Japanese video game designer Shinji Mikami is a name that all survival horror fans recognize. He has been called the “master of survival horror” after the success of the “Resident Evil” franchise, which redefined the genre with its ‘tank’ control scheme and its focus on rationing limited resources. Mikami further cemented his reign with the 2005 release of the most popular title of the series, “Resident Evil 4.” After half a decade away from the genre, Mikami announced a secret project in 2010, which was revealed to be “The Evil Within.” Mikami stated that the game would be the last he directs, and with the king back on his throne, survival horror fans geared themselves up for a terrifying finale. “The Evil Within” was supposed to be a return to the roots of survival horror but its dependence on action-oriented gameplay causes it to fail.
“The Evil Within” follows Sebastian Castellanos, a veteran detective who finds himself trapped in the mind of Ruvik, a mad scientist with the goal to torment all those who come into contact with him. Castellanos faces unimaginable manifestations of Ruvik’s psyche and fights through hideous creatures to unravel the mystery behind the evil force confining him to a hellish nightmare.
The world is vast and different from most survival horror games. It feels like a nightmare, and each environment is stitched together from horrible memories. Players will jump through several environments via surreal transitioning. The flow of the game is very quick and sudden. Players will find themselves exploring the inner workings of haunted Victorian mansions before being thrown into the streets of a decimated metropolitan area. The environment plays an important part of the game and does well adding to the atmosphere.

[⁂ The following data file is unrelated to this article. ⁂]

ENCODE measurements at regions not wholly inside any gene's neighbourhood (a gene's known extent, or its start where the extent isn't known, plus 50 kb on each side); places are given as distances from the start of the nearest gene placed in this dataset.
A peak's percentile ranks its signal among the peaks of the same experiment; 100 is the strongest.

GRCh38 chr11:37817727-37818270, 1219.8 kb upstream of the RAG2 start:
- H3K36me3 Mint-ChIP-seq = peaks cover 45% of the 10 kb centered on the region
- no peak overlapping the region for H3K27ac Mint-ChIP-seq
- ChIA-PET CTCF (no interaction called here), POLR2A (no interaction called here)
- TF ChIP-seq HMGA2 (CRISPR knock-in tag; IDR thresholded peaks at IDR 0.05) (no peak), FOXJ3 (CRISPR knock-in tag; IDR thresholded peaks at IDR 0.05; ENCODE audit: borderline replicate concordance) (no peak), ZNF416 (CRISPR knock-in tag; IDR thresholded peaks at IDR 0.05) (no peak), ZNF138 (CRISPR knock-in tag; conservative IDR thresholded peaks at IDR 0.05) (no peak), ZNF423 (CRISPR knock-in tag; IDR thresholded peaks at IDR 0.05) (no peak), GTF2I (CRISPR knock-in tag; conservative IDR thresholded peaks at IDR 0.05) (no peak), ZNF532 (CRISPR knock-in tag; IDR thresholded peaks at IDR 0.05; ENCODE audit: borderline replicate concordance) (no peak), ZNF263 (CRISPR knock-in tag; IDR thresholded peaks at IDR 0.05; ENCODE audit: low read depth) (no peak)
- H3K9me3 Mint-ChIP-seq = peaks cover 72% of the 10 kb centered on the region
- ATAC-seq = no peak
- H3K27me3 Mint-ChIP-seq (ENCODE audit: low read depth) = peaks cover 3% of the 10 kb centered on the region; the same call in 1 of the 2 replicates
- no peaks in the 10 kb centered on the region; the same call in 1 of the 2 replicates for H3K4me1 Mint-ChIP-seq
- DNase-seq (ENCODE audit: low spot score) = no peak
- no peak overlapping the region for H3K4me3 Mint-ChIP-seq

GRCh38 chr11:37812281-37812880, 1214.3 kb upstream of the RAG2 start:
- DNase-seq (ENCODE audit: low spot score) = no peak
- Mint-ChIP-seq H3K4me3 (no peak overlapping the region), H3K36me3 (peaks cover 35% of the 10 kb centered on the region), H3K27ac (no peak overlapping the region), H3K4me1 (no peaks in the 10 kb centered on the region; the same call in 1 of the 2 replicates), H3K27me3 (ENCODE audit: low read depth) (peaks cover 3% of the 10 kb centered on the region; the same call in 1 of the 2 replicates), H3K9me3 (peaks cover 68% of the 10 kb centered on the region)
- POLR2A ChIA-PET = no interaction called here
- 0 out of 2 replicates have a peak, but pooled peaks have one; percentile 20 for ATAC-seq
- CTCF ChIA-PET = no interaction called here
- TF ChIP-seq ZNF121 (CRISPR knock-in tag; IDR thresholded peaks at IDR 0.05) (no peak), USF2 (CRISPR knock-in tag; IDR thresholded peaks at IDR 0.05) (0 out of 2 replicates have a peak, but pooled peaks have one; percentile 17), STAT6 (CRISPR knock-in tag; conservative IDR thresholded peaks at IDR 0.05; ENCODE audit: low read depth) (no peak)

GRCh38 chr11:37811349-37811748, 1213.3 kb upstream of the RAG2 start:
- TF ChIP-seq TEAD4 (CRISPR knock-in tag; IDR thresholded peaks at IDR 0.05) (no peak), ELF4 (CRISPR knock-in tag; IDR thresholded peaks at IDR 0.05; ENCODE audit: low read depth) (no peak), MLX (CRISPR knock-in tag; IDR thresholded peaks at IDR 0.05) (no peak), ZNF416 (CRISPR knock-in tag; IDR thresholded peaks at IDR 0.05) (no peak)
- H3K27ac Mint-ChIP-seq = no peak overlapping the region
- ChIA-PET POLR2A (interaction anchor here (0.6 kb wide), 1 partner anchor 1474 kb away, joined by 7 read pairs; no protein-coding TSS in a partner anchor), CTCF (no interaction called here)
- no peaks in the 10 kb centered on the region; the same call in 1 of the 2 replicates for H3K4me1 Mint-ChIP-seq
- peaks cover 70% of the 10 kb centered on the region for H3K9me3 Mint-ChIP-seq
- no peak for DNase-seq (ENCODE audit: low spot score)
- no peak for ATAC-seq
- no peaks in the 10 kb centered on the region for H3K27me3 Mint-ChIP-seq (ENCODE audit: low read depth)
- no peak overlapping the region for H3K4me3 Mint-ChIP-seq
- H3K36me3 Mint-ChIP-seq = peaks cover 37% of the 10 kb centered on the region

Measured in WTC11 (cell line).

Bosses like RE-Bone Laura, a creature with multiple limbs formed from the memory of Ruvik’s sister and her tragic death, and The Keeper, a tall, spiked hammer-wielding being with a safe for a head, add to the dreamlike feel of the game. Even common enemies are well designed, with mutilated flesh and bodies wrapped in barbed wire covered in shards of glass. Mikami’s eye for the grotesque is impeccable and both the level and character design are the main reasons why “The Evil Within” can be classified as a survival horror game.
The game has the look and feel of a survival horror, but the gameplay is a different story. Mikami has claimed that the game would be a return to true survival horror with less of an emphasis on action, but the fact that the game hinges on the use of weapons and melee mechanics contradicts this idea. The weapons are too effective. It’s hard to be scared if you can just blast away most of what scares you with a shotgun. Most boss battles take the “just fire away until it dies” approach. Players will find themselves dodging grotesque-looking monsters with ease, only having to turn around, shoot a couple of bullets, then rinse and repeat. The game lacks the need to survive and relies on its gore to be its main scare factor. Players will die tons of brutal deaths, but there is no real fear.
“The Evil Within” was supposed to be a return to traditional survival horror but has been held by many as the spiritual successor to “Resident Evil 4.” “Resident Evil 4” was a survival horror only by namesake but not in terms of gameplay. Games like “Amnesia: The Dark Descent” and “Alien: Isolation” are better depictions of survival horror by today’s standards. Both games make the player fear for their lives and fight for survival by using more than just bullets. “The Evil Within” is more of a horror action game than the survival horror game Mikami promised. And it is just another painful reminder of what mainstream survival horror games have become rather than an exemplar of what they are supposed to be.
Rating: 2.5 stars